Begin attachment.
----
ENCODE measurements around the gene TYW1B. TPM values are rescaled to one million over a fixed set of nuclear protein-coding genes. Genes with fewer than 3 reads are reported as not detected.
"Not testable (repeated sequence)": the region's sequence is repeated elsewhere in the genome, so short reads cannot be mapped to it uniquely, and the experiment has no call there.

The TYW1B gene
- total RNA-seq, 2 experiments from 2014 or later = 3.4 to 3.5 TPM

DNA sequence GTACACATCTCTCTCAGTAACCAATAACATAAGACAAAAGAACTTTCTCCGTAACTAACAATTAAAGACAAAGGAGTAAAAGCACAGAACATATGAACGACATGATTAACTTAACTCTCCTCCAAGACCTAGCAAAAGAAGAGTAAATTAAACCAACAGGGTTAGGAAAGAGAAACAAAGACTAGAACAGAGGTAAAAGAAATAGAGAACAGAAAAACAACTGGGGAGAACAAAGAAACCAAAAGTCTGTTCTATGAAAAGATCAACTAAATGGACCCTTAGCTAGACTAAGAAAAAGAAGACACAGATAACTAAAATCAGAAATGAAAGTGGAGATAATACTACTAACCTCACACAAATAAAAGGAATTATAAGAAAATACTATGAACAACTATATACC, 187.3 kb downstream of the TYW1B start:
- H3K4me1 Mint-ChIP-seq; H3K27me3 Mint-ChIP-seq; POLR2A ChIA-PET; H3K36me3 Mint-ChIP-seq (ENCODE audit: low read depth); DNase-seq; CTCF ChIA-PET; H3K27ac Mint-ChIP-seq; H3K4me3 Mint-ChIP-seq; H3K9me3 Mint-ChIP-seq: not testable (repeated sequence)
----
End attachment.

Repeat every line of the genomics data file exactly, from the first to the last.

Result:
ENCODE measurements around the gene TYW1B. TPM values are rescaled to one million over a fixed set of nuclear protein-coding genes. Genes with fewer than 3 reads are reported as not detected.
"Not testable (repeated sequence)": the region's sequence is repeated elsewhere in the genome, so short reads cannot be mapped to it uniquely, and the experiment has no call there.

The TYW1B gene
- total RNA-seq, 2 experiments from 2014 or later = 3.4 to 3.5 TPM

DNA sequence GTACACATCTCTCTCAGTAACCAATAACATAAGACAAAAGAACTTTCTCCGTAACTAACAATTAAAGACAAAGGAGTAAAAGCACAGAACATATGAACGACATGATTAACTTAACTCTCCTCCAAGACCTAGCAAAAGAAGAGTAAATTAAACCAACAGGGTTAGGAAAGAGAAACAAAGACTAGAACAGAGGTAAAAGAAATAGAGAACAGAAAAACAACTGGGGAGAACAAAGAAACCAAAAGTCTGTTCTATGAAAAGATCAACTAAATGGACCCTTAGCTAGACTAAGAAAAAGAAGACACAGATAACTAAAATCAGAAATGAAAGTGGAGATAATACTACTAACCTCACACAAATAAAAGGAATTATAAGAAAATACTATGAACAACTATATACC, 187.3 kb downstream of the TYW1B start:
- H3K4me1 Mint-ChIP-seq; H3K27me3 Mint-ChIP-seq; POLR2A ChIA-PET; H3K36me3 Mint-ChIP-seq (ENCODE audit: low read depth); DNase-seq; CTCF ChIA-PET; H3K27ac Mint-ChIP-seq; H3K4me3 Mint-ChIP-seq; H3K9me3 Mint-ChIP-seq: not testable (repeated sequence)